(Almost) Music History: Hip-hop, Pop, Rap, R&B and Neo Soul CDs

A tidal wave of change is about to sweep the music industry, and it'll impact the quality of music discovery for fans who digg hip-hop, pop, rap, R&B or neo-soul. The day is coming when top-selling artists such as Justin Timberlake, 50 Cent, Ciara and R. Kelly will be exclusive members of a recording club narrowly defined by major music labels: They're cutting back on who gets to cut an entire album. Most artist will only be financed to release a radio single or two at a time.

This disappointing new contract norm could serve a blow to the less commercial artists (e.g., those with a "cult" following like neo soul masters Bilal or Sandra St. Victor), or new talent on the rise (e.g., Lupe Fiasco three years ago). Imagine the excellent album tracks we'll never get to hear now.

The problem is the singles-driven digital music craze. iPod users overwhelmingly cherry-pick one or two hit songs to purchase; not enough are paying for entire albums. For record label executives, the bottom line is this: the rest of the tracks are basically a waste of company time and money.

The Media and Advertising section of Monday's New York Times carried an excellent cover story about this irksome trend. So before the industry renders extinct these dinosaurs we love and call "whole CDs," I'd like to acknowledge a few, favorite hip-hop and R&B "back-of-album" tracks I'm glad I found. If this new music model had been in effect a few years ago, we might never have gotten to hear creative gems such as:

..."Weight a Minute" by the talented rap queen Shawnna, on Def Jam's Disturbing Tha Peace imprint. A Chicago native, Shawnna is the daughter of legendary blues guitarist Buddy Guy.

..."I Did It My Way," which Jay-Z turned into an amazing rap song, thanks to hip-hop production by Big Chuck and Jimi Kendrix.

..."The Love I Never Had" by Mary J. Blige, with the production lead of the great Jimmy Jam and Terry Lewis.

..."Growing Old / 13th Floor" by OutKast, with production by those beat-smoking boys called Organized Noise.

..."Bubble" by Sean Paul, produced by Neptunes.

This new trend in "mini-contracts" will hopefully have a couple, positive side effects:

1. If it pushes more artists to reach new musical heights, it'll be good for consumers who want better choices.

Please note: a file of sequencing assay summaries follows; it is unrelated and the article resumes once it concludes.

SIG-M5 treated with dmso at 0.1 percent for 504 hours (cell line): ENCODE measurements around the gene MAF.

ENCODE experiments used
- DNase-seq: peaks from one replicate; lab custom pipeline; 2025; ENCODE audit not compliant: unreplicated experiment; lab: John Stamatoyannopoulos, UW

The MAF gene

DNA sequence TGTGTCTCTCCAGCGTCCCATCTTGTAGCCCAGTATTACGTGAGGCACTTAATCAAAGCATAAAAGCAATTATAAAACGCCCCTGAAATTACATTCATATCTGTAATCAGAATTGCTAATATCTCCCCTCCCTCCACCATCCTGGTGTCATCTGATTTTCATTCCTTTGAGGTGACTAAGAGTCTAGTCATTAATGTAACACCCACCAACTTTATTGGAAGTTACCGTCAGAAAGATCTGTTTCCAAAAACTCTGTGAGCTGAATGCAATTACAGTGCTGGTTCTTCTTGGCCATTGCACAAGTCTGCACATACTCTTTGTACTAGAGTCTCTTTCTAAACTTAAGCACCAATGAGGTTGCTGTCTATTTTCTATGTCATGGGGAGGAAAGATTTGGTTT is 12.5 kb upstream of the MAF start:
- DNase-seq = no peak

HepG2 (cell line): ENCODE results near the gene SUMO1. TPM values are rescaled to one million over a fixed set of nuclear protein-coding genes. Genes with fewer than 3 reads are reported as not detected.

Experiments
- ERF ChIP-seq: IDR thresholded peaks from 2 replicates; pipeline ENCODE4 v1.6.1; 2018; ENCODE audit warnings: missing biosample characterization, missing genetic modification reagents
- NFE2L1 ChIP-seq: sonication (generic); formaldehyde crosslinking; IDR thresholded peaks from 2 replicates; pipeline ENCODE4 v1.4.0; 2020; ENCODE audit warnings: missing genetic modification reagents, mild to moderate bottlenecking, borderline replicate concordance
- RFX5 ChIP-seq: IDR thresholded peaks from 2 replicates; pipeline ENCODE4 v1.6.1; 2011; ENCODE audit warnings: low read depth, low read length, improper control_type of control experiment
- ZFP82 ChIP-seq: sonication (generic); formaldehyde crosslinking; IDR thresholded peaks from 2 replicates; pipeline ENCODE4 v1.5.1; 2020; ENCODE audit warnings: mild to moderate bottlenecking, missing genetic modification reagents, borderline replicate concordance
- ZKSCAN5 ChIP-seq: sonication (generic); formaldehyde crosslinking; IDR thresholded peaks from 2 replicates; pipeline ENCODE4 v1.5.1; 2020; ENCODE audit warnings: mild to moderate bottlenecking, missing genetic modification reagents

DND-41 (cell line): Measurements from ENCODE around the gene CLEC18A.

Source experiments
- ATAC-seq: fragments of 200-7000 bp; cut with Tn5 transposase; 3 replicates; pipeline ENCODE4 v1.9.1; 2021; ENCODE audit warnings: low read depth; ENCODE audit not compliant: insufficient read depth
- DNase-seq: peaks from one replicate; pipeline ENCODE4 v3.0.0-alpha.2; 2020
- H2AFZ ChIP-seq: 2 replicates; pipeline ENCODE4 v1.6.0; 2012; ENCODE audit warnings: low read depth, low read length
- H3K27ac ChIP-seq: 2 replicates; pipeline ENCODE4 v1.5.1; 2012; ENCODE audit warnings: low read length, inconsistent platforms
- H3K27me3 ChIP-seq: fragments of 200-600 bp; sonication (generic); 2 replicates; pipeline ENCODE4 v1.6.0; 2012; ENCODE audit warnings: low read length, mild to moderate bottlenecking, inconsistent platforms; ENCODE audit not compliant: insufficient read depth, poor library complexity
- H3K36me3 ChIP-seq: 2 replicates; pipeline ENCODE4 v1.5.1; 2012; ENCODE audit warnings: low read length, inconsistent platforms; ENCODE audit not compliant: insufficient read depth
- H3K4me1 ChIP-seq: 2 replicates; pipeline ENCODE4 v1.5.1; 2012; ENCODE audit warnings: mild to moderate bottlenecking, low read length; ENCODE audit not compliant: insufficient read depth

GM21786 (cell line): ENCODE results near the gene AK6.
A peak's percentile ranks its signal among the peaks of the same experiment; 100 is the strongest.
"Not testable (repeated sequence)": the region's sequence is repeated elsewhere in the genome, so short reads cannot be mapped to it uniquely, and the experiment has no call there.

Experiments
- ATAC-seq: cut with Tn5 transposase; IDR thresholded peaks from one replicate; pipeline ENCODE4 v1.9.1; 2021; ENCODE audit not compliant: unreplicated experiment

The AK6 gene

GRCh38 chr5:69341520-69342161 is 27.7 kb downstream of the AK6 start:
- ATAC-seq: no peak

2. This could give more of the independent, boutique labels/artists some room to spread their wings and rise. Don't write them out the story of the music industry's evolution. May the little guy prevail!

For more: independent record labels at wiki... indiecenter gives great how-to info... excellent NPR audio file from 2005, starting with the indie career of Ray Charles.


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Jason - GorillaSushi said...

I think (and hope) that the trend is moving toward more and more free music. A lot of artist are throwing up their hands and giving up on trying to sell their music conventionally (which makes more money for the record labels than anything else). Giving away free albums generates more interest and first time listeners. They can make up the difference in touring, merchandising and a whole host of untried ideas. The downside would be a much more level playing field with few/no millionaire superstars.

kweenkong said...

Hey Jason, so true. Most artists are paying their bills for the long-haul through touring, merchandising and endorsements... Because the greedy major labels force people into terrible contracts, where the lion's share of profit from music sales lines their own pockets.

I'm with ya': I'd love to see the music industry continue to lose a little more of its bully power. They taken advantage of people far too long.

Jason - GorillaSushi said...

I keep contemplating a whole blog about my frustration with the recording "industry" but I'm afraid it will just spiral into a maniacle rant.
The gist of the post would be this - record contracts are not like any other form of legitmate business contracts in the modern world. The closest comparison is indentured servitude.

hamsammich said...

Nice song choices. The Mary song really was out-of-the box for her, a great surprise.

Jason - GorillaSushi said...

Just saw this...
...and thought of you...

kweenkong said...

Jason, thanks much for the Gizmodo article! Music industry really is evolving in fascinating ways.


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